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Ohio Logistics Firm On The Hook For $300,000 In Lobster Heist

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Ohio Logistics Firm On The Hook For $300,000 In Lobster Heist

Failing to thoroughly vet a subcontractor — a driver who allegedly disappeared with a pricey load of lobster — will cost an Ohio logistics company nearly $300,000.

U.S. District Judge Indira Talwani ruled on Nov. 19 that Seneca Logistics Group LLC, based in Tiffin, Ohio, is on the hook for the never-recovered load after agreeing to haul it but then outsourced the job to Rapid Logistics Services Inc.  A truck driver for Rapid, Ernesto Perez, allegedly stole the load of crustacean.

Authorities were subsequently unable to track down Rapid or Perez.

Richwell Group Inc., doing business as Maxfield Seafood, a Los Angeles-based seafood supplier, sued Seneca in August 2017, seeking to recover lost profits stemming from the purloined load after the Ohio logistics firm agreed to pick up the savory cargo at two cold storage facilities in Massachusetts in December 2016.

Without Maxfield's knowledge, Seneca then "retained another party to transport the lobsters," the lawsuit alleged in court documents filed in U.S. District Court in Boston.

The seafood supplier claimed Seneca made no effort to vet Perez's or Rapid's background or credentials to ensure the load would be delivered as promised.

Authorities were subsequently unable to track down Rapid or Perez.

In its complaint, Maxfield alleged that Seneca violated the Carmack Amendment, which governs a carrier's liability to a shipper when interstate cargo is lost or damaged.

Seneca fired back that it was a broker, not a carrier, and wasn't responsible for the stolen lobster.

However, Judge Talwani disagreed, stating that because Seneca took responsibility for the shipment, it was a carrier, even though it subcontracted with another trucking company to haul the load.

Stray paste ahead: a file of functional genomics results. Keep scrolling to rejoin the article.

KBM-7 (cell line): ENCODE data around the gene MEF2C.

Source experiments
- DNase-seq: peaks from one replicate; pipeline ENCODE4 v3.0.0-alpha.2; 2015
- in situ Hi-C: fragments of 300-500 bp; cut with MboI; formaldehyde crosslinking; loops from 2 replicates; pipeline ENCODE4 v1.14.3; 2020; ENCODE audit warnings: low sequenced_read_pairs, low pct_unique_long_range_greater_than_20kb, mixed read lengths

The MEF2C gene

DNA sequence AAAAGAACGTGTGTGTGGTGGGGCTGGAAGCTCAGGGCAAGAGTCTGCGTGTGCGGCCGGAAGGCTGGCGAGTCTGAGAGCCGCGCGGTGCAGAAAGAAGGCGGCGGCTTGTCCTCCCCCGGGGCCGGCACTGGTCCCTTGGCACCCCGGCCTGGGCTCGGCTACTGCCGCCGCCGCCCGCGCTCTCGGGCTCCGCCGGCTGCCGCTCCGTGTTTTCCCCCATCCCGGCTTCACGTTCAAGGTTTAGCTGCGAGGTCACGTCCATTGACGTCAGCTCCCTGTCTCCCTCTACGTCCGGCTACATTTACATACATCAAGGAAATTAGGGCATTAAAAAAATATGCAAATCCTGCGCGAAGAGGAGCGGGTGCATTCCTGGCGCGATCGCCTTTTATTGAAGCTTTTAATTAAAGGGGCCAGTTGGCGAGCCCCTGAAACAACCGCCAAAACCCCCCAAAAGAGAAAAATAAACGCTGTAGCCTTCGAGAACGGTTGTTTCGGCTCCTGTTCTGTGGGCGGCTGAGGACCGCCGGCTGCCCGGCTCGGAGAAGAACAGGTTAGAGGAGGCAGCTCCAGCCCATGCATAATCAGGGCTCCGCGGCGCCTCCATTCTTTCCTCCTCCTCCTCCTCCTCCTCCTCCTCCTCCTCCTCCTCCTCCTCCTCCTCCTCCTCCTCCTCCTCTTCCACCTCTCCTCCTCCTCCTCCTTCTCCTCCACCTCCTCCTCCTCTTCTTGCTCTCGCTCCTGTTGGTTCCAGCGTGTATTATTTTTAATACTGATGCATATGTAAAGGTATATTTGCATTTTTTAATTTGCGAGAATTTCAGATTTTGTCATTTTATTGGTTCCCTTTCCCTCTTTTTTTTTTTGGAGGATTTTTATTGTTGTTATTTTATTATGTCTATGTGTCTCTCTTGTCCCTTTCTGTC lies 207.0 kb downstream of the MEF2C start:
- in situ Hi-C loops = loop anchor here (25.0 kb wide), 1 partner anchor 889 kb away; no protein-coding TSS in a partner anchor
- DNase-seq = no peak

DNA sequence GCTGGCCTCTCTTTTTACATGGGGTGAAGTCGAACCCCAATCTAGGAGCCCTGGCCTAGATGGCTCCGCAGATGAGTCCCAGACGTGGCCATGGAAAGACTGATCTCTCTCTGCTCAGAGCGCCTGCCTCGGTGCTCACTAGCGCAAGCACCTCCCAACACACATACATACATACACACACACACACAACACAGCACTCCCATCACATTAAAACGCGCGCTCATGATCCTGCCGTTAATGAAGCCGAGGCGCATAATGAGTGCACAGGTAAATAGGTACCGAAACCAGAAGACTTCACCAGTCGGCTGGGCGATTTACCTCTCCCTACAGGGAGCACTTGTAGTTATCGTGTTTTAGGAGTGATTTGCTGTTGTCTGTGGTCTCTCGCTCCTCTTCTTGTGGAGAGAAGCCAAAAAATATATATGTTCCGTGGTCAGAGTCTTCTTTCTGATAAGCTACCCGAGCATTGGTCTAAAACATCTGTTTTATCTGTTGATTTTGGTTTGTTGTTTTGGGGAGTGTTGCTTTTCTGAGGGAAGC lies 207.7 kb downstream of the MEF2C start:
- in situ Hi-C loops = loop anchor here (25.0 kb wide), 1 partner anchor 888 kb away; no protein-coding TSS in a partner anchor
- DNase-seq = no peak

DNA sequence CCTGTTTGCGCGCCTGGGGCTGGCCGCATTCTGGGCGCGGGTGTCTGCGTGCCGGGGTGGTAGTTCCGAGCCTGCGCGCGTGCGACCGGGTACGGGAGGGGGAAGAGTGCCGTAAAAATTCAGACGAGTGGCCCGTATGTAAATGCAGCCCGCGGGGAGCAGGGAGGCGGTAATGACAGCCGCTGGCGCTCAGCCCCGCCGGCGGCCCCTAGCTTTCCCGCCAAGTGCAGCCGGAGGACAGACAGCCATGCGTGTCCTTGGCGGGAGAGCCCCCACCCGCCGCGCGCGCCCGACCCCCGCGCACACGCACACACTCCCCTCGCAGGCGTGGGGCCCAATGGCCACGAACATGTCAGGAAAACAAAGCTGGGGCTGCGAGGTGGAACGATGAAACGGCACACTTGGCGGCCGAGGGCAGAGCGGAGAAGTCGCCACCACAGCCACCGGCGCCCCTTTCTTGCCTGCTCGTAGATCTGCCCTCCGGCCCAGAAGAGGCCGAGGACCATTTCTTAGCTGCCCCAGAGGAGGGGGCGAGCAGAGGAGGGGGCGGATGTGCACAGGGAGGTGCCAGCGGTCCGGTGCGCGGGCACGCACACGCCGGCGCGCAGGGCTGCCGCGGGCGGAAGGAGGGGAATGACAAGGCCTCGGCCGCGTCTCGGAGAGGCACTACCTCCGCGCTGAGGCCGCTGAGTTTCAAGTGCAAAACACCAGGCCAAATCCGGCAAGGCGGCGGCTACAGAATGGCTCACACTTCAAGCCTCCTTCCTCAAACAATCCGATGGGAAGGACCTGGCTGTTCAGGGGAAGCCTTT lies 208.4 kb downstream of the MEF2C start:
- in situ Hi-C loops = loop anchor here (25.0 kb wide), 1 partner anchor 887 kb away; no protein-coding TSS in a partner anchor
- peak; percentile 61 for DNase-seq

"The judge found Seneca was liable under the Carmack Amendment because Seneca was involved in every aspect of the shipment of the load — their conduct was like that of a carrier," Elizabeth Zuckerman, a lawyer for Maxfield, told FreightWaves.

Zuckerman is an associate with Bulkley, Richardson and Gelinas LLP of Springfield, Massachusetts.

When Perez arrived at Preferred Freezer Services of Boston Harbor on Dec. 15, 2016, the cold storage facility called Seneca's owner, Vincent Gradillo, to authorize the loading of the lobsters, the lawsuit states.

Five days later, Gradillo called Maxfield to advise the company that the load had been stolen and he was unable to get in touch with the driver. He then reported the theft to Everett, Massachusetts, police, according to the complaint.

"There wasn't another carrier involved that Maxfield could have pursued for its losses because effectively what Seneca did was give all of our client's information to a criminal individual or enterprise who showed up to pick up this load," she said.

Gradillo did not respond to FreightWaves' request for comment.

Image by ksbaeg from Pixabay

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